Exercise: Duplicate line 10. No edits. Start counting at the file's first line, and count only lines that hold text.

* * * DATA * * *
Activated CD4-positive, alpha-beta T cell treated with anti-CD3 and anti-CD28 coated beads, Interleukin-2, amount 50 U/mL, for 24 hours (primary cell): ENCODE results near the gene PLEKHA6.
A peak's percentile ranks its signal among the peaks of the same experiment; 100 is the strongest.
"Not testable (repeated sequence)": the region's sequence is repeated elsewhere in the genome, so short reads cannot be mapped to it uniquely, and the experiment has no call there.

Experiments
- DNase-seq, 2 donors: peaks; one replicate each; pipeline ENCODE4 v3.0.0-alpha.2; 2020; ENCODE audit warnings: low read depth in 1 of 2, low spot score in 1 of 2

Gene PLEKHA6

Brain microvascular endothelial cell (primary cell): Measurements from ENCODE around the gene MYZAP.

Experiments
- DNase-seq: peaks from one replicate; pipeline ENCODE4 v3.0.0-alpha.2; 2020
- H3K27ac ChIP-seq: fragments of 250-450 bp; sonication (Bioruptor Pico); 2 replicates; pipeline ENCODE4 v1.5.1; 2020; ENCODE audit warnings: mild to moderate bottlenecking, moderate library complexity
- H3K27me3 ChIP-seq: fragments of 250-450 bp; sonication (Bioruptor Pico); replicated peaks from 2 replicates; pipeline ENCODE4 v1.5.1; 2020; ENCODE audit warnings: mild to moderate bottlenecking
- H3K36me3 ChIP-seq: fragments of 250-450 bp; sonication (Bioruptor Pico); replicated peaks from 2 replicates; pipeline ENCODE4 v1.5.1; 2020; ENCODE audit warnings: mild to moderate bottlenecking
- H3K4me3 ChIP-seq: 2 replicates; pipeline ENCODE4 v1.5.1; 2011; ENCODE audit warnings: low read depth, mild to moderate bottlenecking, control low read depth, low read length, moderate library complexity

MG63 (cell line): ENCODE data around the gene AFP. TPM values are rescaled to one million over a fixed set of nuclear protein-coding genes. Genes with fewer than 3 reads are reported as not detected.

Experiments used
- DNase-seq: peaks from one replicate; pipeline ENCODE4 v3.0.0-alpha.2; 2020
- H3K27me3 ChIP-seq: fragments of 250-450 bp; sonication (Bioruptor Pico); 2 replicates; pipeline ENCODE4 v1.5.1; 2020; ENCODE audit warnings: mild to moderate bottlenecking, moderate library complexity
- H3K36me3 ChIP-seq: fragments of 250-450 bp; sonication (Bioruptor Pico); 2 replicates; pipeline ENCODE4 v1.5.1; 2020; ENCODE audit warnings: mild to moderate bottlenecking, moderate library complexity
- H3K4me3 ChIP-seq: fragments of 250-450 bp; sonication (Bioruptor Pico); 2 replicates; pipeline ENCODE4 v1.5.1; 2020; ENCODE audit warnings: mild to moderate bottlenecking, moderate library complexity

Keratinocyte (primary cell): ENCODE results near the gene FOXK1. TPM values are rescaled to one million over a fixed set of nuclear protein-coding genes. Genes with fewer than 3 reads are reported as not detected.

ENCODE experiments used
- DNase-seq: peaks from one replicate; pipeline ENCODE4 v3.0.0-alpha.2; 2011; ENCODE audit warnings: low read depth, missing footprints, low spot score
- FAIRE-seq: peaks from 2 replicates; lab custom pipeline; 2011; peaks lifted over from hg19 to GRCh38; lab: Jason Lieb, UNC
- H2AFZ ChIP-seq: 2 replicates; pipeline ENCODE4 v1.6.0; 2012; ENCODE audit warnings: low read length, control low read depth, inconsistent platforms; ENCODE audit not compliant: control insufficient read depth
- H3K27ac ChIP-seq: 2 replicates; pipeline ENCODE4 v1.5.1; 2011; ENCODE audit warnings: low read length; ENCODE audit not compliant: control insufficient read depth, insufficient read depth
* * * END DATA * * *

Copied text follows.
- H3K27ac ChIP-seq: fragments of 250-450 bp; sonication (Bioruptor Pico); 2 replicates; pipeline ENCODE4 v1.5.1; 2020; ENCODE audit warnings: mild to moderate bottlenecking, moderate library complexity